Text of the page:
Texas Tech University

Whitacre College of Engineering Names New Dean

Eileen Gianiodis

June 6, 2023

Roland Faller has served as the executive associate dean in the College of Engineering at the University of California-Davis.

Roland Faller has been named dean of the Edward E. Whitacre Jr. College of Engineering at Texas Tech University, the university announced today (June 6). He begins in the role Aug. 1.

Faller serves as executive associate dean in the College of Engineering at the University of California-Davis, where he also is associate dean for graduate studies and associate dean for facilities and capital planning.

In those roles, he leads the planning for online, self-supporting master's programs and certificates, and an upgrade to UC-Davis' Engineering Design Center and Coffee Center. Both projects were donor-funded.

“I look forward to Dr. Faller joining the Whitacre College of Engineering and bringing his experience in building collaborative research interactions and focus on student excellence to the college and the Texas Tech community,” said Texas Tech Provost and Senior Vice President Ron Hendrick.

A professor, Faller joined UC-Davis in 2002 as an assistant professor of chemical engineering and materials science. He became co-chair of that department in 2014. In 2016, he was named chair of the newly reconstituted chemical engineering department when it became independent from the Department of Materials Science and Engineering.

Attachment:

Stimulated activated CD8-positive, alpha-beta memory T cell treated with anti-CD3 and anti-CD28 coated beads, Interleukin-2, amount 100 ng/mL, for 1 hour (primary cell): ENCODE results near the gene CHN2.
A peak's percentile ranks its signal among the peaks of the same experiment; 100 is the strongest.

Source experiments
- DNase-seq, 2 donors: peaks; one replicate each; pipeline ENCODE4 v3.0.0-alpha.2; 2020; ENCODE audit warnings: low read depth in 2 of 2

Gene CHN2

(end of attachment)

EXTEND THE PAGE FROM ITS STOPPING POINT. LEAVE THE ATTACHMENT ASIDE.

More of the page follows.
He studied physics at the University of Bayreuth in Germany and earned his doctorate in physics at Johannes Gutenberg University in Mainz for work at the Max Planck Institute for Polymer Research. Faller completed postdoctoral work at the University of Wisconsin.

“I am thrilled to join this vibrant and growing college and look forward to working with all the great faculty, students and staff,” Faller said.

Faller's research focuses on multiscale modeling of soft materials and model and algorithm development. He uses computer simulations to study the properties of polymer brushes, glasses, ceramics, and biological membranes and proteins. Most recently, his group worked on studying the interactions of the COVID-19 spike protein as well as on theoretical models of 3D printing. 

His scientific work won a Department of Energy Early Career Principal Investigator Award in 2003, and he was the Joe & Essie Smith Endowed Chair of Chemical Engineering from 2007-11.

“My thanks to Stephen Bayne, who has served as interim dean and worked diligently on this front," Hendrick said. "I am grateful to the search committee, chaired by Margaret Williams, dean of the Rawls College of Business Administration, for its efforts in this endeavor.”

Bayne will remain in his role as interim dean until Faller arrives Aug. 1.